The Most Barebones Online Font Editor Possible

You see a fairly minimalistic user interface featuring a list of what appears to be glyph names, a large letter A, and a textarea with xml data describing two contours—the contours that make up the A. The elements lack the usual gloss of post OS-X user interfaces: a thin grey 1px border is the only visual separator between elements.

Built by OSP as part of a workshop where students of the Piet Zwart Institute get up close and personal with vector graphics. You edit the raw XML strings that make up the glif

An online font-editor would be a great way to make it more easy to do collaborative type design. Speaking with Dave at this years Libre Graphics Meeting, we figured that a good place to get started would be to have a library that makes it more easy to deal with typefaces in web-apps—a JavaScript port of RoboFab perhaps?


Where is the source code for this? :)

If I remember well, Pierre and Gijs did the logic and Steph the UI, and they made it on Pierre’s web app for making web apps, Lazy Landscape… The source code lived in a database, and I am not sure if this server is still around actually..

There is which has MPLv2 source code at which looks much like your mock up (although with its own JSON glyph format rather than GLIF directly, but they are really all the same thing afterall)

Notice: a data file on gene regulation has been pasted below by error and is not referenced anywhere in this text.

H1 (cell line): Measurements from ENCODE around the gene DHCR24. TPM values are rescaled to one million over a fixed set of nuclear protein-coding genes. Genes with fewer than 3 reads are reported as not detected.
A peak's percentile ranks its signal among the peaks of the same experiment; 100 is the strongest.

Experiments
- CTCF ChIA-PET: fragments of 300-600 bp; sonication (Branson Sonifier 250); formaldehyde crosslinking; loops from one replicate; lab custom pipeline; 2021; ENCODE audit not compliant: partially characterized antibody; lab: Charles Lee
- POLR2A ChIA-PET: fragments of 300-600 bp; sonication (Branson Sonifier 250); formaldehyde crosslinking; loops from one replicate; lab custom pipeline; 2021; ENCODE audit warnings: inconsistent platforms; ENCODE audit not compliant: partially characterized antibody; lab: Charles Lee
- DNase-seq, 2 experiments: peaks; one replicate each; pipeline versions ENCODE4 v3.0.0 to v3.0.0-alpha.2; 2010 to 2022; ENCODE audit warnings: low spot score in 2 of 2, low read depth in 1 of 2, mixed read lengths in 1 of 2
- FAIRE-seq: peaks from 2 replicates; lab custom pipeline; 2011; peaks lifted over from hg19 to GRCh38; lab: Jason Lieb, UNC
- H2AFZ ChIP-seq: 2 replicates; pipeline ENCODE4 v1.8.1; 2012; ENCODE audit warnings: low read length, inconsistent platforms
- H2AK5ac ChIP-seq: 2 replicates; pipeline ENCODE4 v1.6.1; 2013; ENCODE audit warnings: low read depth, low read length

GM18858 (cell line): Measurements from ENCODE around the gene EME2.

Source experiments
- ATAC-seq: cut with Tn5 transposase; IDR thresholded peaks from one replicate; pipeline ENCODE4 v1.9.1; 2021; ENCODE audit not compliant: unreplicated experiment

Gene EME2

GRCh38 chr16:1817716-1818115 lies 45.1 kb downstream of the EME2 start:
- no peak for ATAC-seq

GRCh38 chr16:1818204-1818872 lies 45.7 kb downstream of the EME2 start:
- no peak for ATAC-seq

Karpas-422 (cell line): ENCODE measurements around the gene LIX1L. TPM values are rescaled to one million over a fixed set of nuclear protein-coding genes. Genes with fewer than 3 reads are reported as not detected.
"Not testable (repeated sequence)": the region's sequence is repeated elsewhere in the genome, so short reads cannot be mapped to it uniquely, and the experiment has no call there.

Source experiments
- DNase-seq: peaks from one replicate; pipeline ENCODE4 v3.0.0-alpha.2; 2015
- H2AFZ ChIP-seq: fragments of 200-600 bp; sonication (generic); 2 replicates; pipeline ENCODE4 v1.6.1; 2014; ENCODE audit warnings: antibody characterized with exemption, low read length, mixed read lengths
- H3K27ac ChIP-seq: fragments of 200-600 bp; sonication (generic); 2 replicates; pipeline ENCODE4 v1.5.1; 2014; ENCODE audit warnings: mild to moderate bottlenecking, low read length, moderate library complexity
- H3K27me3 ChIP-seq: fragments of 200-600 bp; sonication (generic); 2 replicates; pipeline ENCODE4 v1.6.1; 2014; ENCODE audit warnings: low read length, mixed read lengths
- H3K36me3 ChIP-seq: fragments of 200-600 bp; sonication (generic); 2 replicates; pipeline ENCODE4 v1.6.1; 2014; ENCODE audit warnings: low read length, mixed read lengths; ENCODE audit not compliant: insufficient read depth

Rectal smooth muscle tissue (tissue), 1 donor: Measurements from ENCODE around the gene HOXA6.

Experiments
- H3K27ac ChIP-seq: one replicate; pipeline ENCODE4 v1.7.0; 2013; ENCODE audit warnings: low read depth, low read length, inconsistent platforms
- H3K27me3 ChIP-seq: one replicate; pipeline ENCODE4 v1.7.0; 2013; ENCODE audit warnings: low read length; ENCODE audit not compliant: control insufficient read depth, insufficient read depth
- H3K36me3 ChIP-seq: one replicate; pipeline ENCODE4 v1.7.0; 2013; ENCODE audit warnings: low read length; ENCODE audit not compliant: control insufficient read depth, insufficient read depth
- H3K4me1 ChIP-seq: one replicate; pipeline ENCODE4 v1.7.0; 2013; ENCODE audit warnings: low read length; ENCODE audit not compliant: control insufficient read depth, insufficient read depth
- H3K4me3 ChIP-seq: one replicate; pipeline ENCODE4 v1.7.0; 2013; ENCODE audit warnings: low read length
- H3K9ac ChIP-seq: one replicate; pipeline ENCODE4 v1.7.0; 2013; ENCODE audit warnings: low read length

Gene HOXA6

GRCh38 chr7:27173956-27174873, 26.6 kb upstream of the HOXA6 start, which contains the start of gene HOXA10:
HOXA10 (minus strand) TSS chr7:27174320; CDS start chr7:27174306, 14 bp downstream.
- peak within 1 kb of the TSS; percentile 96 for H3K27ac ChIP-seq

That is surely less fun: when you actually get to drag the points around :)

About JSON: when doing work in JavaScript I think indeed you want to get to JavaScript native objects / JSON as quick as possible because it’s much more convenient to manipulate than the XML.

It’s like in Robofab, the XML only exists for persistence: as soon as you load the UFO file, it parses it into Python objects. It writes out into XML again when you save.

As long as the JS objects follow the same general structure as UFO’s, a robofab-like library could include utility functions to create JS objects from UFO folders and to create UFO folders from these JS objects. This is more likely to be server-side stuff though.

Ah! Trop cool. I didn’t wrap my head around the pen protocol yet, but the data structure created by reading the GLIF maps quite well to the ‘clodifle’ used in Fontclod:

Seems a small step to import UFO into Fontclod…


Leave a comment